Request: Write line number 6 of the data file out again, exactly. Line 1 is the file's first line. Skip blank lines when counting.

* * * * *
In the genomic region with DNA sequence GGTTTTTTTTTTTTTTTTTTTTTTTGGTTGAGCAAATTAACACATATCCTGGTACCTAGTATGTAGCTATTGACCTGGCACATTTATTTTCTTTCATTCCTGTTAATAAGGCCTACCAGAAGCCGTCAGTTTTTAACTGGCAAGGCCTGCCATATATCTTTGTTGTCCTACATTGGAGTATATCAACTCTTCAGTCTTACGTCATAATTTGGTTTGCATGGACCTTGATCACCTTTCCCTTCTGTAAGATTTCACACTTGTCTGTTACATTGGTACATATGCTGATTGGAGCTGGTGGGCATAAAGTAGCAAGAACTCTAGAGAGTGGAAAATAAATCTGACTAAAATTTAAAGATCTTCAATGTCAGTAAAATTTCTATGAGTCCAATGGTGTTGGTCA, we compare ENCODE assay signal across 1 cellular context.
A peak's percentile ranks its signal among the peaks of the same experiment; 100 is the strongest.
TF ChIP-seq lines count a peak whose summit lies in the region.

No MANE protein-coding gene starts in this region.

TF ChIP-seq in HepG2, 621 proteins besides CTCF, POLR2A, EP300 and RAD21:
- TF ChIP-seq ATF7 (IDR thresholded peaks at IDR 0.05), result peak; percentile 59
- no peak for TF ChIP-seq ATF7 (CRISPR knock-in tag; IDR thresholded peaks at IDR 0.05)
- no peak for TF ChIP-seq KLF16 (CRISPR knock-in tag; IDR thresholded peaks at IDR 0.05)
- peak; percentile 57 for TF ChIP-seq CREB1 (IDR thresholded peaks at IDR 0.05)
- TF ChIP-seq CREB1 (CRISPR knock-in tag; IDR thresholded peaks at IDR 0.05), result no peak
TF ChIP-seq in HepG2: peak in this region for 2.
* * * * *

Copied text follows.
- TF ChIP-seq ATF7 (IDR thresholded peaks at IDR 0.05), result peak; percentile 59